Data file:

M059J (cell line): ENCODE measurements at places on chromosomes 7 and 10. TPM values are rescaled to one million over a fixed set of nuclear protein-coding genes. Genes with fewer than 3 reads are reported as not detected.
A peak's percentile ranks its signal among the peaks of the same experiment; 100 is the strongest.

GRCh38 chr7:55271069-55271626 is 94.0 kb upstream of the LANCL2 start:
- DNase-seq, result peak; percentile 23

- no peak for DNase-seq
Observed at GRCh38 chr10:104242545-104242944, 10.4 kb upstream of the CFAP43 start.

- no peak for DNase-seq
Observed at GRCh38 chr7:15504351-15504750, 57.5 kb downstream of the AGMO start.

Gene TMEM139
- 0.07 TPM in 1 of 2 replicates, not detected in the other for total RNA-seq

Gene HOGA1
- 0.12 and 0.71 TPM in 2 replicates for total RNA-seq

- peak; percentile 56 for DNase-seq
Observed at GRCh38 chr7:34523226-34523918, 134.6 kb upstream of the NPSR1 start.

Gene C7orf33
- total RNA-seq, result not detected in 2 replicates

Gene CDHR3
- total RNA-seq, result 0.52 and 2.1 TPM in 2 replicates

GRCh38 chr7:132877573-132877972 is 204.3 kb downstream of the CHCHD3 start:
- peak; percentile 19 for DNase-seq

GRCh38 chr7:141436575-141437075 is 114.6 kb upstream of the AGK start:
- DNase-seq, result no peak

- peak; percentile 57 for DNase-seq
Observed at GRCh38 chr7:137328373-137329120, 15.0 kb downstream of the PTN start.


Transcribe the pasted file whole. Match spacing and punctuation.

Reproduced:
M059J (cell line): ENCODE measurements at places on chromosomes 7 and 10. TPM values are rescaled to one million over a fixed set of nuclear protein-coding genes. Genes with fewer than 3 reads are reported as not detected.
A peak's percentile ranks its signal among the peaks of the same experiment; 100 is the strongest.

GRCh38 chr7:55271069-55271626 is 94.0 kb upstream of the LANCL2 start:
- DNase-seq, result peak; percentile 23

- no peak for DNase-seq
Observed at GRCh38 chr10:104242545-104242944, 10.4 kb upstream of the CFAP43 start.

- no peak for DNase-seq
Observed at GRCh38 chr7:15504351-15504750, 57.5 kb downstream of the AGMO start.

Gene TMEM139
- 0.07 TPM in 1 of 2 replicates, not detected in the other for total RNA-seq

Gene HOGA1
- 0.12 and 0.71 TPM in 2 replicates for total RNA-seq

- peak; percentile 56 for DNase-seq
Observed at GRCh38 chr7:34523226-34523918, 134.6 kb upstream of the NPSR1 start.

Gene C7orf33
- total RNA-seq, result not detected in 2 replicates

Gene CDHR3
- total RNA-seq, result 0.52 and 2.1 TPM in 2 replicates

GRCh38 chr7:132877573-132877972 is 204.3 kb downstream of the CHCHD3 start:
- peak; percentile 19 for DNase-seq

GRCh38 chr7:141436575-141437075 is 114.6 kb upstream of the AGK start:
- DNase-seq, result no peak

- peak; percentile 57 for DNase-seq
Observed at GRCh38 chr7:137328373-137329120, 15.0 kb downstream of the PTN start.